The Lives of the Philosophers – Why They Matter
Written by: Daniel Blue
The Lives of the Philosophers, a series published by Cambridge University Press, shows why biography is important and what it can tell us about the work of its various subjects. Sensitively charting the interplay between an author’s life and text, each book implicitly challenges those thinkers who view biographies as secondary or even irrelevant to the study of intellectual treatises.
Such disparagement would have amazed the ancients, who thought that interplay between doctrine and action was exactly the point. Plato, the fount of the Western tradition, filtered his views through the life story of Socrates – the man’s historical situation and his fate. Diogenes Laertius would compose his Lives and Opinions of Eminent Philosophers, which records the views of dozens of illustrious Greek thinkers but also displays a consonance in the ways they expressed themselves through both action and thought.
Modern philosophers bring biographical material to bear as well. Descartes opens his Discourse on Method with an account of his previous life. Kierkegaard’s views are inseparable from his personal story in early 19th-century Copenhagen. Of the prefaces Nietzsche wrote in 1886, all but one introduce autobiographical material, although he presents them as general reflections.
Indeed, considering the supposed modesty and self-abnegation of philosophers, it is remarkable that Augustine, Hume, Rousseau, Mill, Nietzsche, Russell, Sartre, and even Quine all produced autobiographies. Each was written under different circumstances and with differing audiences in mind. Nonetheless, the quantity and quality is striking. Perhaps it is not simple curiosity which leads readers to examine the lives of philosophers; they may be responding to an invitation from the philosophers themselves.
One might wonder for a start what kind of person would devote her life to an apparently useless endeavor, particularly when it has an inscrutable tendency to annoy others and to draw down the wrath of the law. Descartes and Spinoza risked imprisonment, torture, and the stake. Hume saw his every attempt at official educational employment foiled. Kant was ordered to cease publication on certain topics or to risk forfeiture of his post and pension. Nietzsche sacrificed everything he once valued – his career, his friends, his good name in society – to write books which apparently nobody wanted to read. Even Hegel was regarded with suspicion by the police as soon as he was dead; and many of his so-called “Left” followers would find that the mantle of the master, far from offering protection, signaled them to the authorities as someone to be surveilled. Significant values, values rarely made explicit in the work itself, must have been in play for figures to fight so hard and to sacrifice so much — and for others to respond in complementary alarm. It is when we read biography that we recognize that philosophy often involves stakes larger than those mentioned on the page.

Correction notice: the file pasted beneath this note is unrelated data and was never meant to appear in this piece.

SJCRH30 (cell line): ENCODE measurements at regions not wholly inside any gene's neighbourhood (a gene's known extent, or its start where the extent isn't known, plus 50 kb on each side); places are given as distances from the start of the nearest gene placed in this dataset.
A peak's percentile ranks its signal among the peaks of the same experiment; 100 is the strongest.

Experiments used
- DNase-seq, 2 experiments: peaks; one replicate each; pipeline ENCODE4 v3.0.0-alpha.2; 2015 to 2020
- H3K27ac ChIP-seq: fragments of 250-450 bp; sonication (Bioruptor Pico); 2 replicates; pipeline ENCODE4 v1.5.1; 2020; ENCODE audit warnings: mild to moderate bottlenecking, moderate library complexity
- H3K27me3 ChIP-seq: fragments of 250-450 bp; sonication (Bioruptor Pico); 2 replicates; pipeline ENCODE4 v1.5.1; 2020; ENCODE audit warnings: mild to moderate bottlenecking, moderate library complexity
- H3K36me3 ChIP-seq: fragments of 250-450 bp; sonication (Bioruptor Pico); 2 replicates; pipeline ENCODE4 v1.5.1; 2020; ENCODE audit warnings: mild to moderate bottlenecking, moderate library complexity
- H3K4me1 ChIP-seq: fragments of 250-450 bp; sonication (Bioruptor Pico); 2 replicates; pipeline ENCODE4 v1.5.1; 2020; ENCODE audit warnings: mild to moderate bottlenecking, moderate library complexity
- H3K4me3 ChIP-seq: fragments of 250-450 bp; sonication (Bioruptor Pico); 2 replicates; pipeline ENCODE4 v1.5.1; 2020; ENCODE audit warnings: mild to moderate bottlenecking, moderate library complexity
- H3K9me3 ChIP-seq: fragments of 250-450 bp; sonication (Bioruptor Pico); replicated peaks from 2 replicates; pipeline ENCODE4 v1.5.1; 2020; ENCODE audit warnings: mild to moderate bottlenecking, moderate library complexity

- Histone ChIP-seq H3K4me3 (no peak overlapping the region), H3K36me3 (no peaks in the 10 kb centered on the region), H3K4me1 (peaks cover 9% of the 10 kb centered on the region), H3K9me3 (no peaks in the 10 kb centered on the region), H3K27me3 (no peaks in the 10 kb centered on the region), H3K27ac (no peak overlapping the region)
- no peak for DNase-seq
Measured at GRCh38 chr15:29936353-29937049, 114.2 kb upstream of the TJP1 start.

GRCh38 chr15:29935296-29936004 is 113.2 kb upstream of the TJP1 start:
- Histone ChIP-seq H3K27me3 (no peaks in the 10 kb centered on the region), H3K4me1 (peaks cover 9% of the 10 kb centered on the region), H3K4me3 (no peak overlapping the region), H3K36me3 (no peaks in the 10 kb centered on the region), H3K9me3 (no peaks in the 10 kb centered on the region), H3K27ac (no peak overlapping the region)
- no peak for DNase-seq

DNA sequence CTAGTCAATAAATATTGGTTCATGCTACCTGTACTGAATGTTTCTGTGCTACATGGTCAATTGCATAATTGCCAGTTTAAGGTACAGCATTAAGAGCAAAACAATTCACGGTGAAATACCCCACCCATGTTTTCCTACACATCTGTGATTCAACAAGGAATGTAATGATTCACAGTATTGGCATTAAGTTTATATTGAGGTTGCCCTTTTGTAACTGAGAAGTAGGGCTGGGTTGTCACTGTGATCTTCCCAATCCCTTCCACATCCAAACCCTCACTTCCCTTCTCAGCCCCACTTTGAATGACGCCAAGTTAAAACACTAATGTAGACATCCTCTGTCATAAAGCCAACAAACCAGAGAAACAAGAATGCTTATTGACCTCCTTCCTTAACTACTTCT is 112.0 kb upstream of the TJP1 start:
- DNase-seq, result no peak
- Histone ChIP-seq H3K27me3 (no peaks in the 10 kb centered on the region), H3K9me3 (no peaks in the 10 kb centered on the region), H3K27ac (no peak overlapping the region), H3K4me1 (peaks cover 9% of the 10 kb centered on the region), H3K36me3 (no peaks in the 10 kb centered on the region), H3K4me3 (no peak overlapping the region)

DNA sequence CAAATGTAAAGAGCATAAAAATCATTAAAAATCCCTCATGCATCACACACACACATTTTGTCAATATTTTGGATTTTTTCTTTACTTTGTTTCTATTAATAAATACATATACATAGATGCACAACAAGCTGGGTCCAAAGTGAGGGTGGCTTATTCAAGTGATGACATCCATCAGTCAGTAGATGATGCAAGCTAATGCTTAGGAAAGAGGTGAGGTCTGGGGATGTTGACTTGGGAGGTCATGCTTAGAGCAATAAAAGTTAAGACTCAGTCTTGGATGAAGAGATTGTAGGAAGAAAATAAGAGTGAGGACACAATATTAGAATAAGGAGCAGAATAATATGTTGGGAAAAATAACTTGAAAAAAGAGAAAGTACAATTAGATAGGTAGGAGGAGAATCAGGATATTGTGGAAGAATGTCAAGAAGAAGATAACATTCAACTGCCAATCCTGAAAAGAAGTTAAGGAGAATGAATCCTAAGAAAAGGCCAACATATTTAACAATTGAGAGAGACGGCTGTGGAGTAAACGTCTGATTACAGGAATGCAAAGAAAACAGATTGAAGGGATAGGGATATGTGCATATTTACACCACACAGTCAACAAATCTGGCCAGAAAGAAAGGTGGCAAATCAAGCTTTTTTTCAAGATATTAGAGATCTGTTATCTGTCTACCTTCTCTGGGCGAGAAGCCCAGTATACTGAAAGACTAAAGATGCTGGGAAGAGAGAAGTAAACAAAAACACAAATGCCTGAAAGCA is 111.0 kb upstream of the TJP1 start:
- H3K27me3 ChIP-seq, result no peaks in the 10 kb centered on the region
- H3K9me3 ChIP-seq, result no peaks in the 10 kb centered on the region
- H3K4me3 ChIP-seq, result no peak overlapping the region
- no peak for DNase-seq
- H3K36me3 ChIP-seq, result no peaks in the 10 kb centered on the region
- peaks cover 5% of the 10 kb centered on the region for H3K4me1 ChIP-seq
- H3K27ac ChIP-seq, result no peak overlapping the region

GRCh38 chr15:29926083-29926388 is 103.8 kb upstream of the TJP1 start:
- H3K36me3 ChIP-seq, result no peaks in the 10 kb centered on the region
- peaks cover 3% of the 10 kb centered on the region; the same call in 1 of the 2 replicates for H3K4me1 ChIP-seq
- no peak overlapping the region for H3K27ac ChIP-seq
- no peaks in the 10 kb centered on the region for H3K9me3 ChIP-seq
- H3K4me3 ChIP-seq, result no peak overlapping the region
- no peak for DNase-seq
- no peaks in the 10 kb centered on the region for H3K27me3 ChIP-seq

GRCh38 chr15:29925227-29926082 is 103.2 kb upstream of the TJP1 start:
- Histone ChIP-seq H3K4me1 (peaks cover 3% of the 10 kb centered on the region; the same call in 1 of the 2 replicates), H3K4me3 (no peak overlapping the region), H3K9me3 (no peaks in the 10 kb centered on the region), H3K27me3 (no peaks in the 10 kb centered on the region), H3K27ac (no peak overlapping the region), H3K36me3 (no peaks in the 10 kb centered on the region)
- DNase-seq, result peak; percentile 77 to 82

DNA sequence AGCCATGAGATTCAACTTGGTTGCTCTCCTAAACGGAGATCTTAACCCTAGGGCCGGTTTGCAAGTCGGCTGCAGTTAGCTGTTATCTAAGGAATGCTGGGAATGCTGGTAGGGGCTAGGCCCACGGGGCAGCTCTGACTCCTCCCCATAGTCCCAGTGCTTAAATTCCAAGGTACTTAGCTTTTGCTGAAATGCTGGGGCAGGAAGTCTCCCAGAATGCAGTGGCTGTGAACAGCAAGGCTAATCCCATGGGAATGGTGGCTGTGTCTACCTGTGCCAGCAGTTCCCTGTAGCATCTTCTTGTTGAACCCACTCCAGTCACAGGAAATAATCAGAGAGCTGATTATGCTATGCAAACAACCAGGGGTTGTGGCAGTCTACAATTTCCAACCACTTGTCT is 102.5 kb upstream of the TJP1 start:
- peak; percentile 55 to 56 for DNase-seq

Finally, we must consider that the lives of philosophers often illuminate the work directly. In a biography of the early Nietzsche (The Making of Friedrich Nietzsche) I noted that his determination to outgrow his circumstances forced him to explore such matters as the nature of the self and the extent to which it was open to unconscious influence. This was a practical matter for the mistrustful adolescent; he needed guidance in making decisions. Nonetheless, he approached the matter philosophically, and his early findings plant the seeds for the more sophisticated views he would elaborate in his books.
Similarly the biographer and philosopher alike might consider Nietzsche’s use of the term Wissenschaft, an untranslatable word meaning both scholarship and science but with overtones in his own time of self-development through the pursuit of knowledge. Nietzsche’s fascination with this notion dates to his teenage years when he was torn between a vocation as scholar and one as artist. It became an even more painful topic in the university when — seemingly destined to become a classical philologist — he already questioned the modern dream of truth. Few words are so embedded in Nietzsche’s struggle with his own ambitions and the assumptions of his time. Whereas a traditional scholar’s eyes might glide over “Wissenschaft” as the comparatively innocuous word we use today, the biographer knows that this was always a charged term for the philosopher and one that demands particular attention when it appears.
While the above issues may appear peculiar to Nietzsche, that is probably because we know so much about his life. Similar personal issues must underlie the tenacity of others – of Kant, for example, who produced his Critiques while laboring under a workload which would prostrate many. If Socrates, with his concerns about Athenian moral decline and response to his own death, presents one model for the philosopher at work, we might consider that others, often on a less dramatic scale, have followed an analogous course. The urge to erect the most abstract of philosophic systems begins within the individual life. In the Cambridge University Press series, philosophers and ordinary readers can explore the transition and admire the determination which made it triumph.
Daniel Blue is the author of The Making of Friedrich Nietzsche: The Quest for Identity, 1844-1869